A cover crop is a non-cash crop grown primarily for the purpose of ‘protecting or improving’ between periods of regular crop production. This publication details the opportunities for cover crops in conventional arable rotations. Scroll down for further resources.
With a focus on several cover crop species – brassicas (mustards, radishes and turnips), legumes (vetch and clovers), and grasses and cereals (oats, rye and ryegrass) – our cover crops publication describes agronomic and environmental benefits, as well as agronomic considerations.
Our nine-month review, by ADAS and NIAB TAG, provides the most comprehensive analysis of cover crops to date and acts as a practical reference source to aid with cover crop species selection and management.
Our current cover crops research project will quantify the longer-term effects of cover crops, as straights and mixtures, and assess the impact of cultivation, establishment and destruction techniques.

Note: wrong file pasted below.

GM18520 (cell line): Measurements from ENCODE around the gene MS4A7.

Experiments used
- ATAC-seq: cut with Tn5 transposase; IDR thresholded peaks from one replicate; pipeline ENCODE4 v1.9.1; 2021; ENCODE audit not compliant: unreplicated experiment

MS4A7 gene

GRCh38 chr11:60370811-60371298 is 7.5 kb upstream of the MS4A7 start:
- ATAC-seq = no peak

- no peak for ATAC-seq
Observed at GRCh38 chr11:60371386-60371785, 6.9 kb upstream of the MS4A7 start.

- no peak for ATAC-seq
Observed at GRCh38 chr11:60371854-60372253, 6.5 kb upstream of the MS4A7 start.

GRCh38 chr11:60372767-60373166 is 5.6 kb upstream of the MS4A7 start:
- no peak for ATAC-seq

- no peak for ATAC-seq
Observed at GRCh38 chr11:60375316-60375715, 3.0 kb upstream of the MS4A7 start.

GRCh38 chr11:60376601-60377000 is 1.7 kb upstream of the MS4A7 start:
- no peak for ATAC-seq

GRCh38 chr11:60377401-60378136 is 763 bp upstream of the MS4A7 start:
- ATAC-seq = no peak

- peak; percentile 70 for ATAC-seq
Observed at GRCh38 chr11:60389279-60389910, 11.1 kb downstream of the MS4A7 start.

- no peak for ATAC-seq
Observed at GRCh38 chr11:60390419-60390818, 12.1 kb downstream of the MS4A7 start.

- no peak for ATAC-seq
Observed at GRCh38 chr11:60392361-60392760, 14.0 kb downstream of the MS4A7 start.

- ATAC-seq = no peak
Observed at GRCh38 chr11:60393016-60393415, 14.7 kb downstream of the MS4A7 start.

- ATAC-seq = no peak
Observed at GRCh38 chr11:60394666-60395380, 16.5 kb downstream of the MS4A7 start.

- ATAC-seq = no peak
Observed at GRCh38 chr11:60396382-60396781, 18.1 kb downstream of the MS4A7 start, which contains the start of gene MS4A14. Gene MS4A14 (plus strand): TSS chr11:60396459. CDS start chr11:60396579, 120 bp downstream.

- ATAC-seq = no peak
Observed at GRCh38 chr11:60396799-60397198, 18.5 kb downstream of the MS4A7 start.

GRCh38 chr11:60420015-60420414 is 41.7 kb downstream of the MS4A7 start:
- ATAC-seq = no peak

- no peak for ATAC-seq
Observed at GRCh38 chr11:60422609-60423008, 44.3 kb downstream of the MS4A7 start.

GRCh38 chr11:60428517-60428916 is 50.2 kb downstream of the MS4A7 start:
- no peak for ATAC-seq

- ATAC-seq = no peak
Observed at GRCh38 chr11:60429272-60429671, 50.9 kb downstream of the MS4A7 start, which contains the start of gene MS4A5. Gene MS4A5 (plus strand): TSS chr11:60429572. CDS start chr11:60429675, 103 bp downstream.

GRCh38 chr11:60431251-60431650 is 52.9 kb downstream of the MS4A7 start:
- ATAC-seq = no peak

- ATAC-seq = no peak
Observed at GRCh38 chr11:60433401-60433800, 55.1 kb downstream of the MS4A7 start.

These publications feature farmers talking about their experiences using cover crops. They have grown cover crops for a variety of reasons, such as improving soil structure, nutrient capture and overall sustainability improvements. By sharing farmers’ experiences, we want to help you select the best cover crop, or species mix, for your farm.
- Peter Cartwright – Cover crops for improved soil health
- Richard Reed – Cover crops for improved soil health
- David Blacker – Cover crops for improved soil structure
- Phil Jarvis – Cover crops, drainage and targeted cultivaton for improved soil structure
- Tom Bradshaw – Cover crops for nutrient capture and improved soil structure
- Russ McKenzie – Cover crops in a no-tillage system
- Jake Freestone – Cover crops in a no-tillage system
AHDB Horticulture has produced a range of publications looking at green manures
A clearer course for cover crops
Robust data as well as key lessons have emerged from AHDB’s Maxi-Cover project. CPM seeks guidance and essentials lessons from those involved in the research.
A clearer course for cover crops (CPM article, June 2019)